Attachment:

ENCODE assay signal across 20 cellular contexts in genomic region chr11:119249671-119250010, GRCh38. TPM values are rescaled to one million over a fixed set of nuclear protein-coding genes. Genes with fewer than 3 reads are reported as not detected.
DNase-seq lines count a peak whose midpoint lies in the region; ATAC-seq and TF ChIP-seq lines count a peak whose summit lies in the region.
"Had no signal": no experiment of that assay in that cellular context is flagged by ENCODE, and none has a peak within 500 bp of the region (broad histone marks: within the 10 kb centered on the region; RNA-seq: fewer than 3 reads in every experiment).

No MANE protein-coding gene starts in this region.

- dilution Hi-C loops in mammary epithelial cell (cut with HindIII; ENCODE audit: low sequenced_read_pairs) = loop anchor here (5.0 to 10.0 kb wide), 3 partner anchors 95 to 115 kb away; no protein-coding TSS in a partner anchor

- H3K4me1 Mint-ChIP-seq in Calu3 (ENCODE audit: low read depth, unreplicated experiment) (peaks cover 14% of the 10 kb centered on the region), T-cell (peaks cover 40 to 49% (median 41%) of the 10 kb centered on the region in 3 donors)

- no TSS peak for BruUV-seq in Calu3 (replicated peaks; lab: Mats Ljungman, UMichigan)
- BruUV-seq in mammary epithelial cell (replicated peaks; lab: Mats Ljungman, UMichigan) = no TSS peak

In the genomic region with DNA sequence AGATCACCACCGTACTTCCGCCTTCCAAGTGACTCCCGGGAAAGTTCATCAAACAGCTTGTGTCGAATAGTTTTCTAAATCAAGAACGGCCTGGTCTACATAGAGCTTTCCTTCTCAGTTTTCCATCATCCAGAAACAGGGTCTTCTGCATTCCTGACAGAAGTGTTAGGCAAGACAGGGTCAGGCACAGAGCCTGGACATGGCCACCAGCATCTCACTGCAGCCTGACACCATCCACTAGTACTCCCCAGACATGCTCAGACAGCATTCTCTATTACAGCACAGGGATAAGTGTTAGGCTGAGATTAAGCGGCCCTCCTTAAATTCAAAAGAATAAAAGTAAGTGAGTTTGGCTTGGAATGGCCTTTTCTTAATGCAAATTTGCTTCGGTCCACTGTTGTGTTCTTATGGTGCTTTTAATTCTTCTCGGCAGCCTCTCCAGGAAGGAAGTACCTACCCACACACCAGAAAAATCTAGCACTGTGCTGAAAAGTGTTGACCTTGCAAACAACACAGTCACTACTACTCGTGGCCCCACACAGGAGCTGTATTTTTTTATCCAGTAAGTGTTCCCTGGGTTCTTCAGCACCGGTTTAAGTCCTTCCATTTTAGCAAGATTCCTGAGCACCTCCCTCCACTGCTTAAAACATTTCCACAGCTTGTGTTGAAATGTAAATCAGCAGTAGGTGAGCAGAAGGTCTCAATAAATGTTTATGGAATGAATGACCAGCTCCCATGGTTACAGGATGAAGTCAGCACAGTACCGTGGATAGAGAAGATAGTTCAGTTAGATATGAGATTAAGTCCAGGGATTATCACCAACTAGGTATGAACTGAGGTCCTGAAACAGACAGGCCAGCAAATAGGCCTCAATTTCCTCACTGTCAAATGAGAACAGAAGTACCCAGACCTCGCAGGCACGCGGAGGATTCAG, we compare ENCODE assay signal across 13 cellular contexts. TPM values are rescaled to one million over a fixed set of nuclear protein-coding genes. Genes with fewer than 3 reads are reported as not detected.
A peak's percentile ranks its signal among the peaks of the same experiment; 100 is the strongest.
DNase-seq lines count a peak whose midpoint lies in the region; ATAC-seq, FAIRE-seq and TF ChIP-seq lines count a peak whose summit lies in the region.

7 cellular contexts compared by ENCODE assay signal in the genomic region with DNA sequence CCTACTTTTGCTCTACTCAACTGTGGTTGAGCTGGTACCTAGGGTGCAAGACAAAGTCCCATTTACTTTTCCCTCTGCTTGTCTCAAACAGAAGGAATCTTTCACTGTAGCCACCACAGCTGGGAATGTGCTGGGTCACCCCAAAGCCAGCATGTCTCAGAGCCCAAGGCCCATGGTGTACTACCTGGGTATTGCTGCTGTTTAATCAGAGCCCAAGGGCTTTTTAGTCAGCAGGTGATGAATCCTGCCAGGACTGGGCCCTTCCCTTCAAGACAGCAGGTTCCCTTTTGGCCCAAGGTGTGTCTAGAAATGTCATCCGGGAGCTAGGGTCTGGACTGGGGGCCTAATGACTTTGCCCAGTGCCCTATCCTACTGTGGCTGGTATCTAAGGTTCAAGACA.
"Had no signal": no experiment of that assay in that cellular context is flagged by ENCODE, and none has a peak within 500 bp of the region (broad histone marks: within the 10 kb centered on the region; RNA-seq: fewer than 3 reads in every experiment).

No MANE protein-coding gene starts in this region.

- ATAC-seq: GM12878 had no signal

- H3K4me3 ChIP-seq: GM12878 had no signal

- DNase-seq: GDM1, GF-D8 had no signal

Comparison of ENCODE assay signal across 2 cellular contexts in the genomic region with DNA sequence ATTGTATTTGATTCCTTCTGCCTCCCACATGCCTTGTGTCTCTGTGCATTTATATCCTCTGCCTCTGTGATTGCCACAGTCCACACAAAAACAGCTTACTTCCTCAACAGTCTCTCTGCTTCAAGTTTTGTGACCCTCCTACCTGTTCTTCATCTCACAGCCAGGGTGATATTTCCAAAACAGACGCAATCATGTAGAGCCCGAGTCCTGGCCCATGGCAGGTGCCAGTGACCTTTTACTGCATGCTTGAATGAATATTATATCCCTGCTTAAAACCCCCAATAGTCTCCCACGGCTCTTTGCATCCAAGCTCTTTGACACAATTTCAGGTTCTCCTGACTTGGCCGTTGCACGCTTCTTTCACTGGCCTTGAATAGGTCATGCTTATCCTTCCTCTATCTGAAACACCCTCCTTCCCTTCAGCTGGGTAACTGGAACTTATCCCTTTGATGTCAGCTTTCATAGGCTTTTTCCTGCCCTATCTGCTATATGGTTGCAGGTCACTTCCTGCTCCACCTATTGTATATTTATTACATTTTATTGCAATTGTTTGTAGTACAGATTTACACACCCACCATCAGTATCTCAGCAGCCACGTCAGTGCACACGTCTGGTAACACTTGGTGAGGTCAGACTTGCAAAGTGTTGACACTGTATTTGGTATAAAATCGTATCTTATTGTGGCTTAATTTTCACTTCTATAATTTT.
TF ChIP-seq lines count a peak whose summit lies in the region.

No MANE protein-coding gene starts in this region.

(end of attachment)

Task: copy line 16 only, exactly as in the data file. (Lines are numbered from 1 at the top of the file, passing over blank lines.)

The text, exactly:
- H3K4me3 ChIP-seq: GM12878 had no signal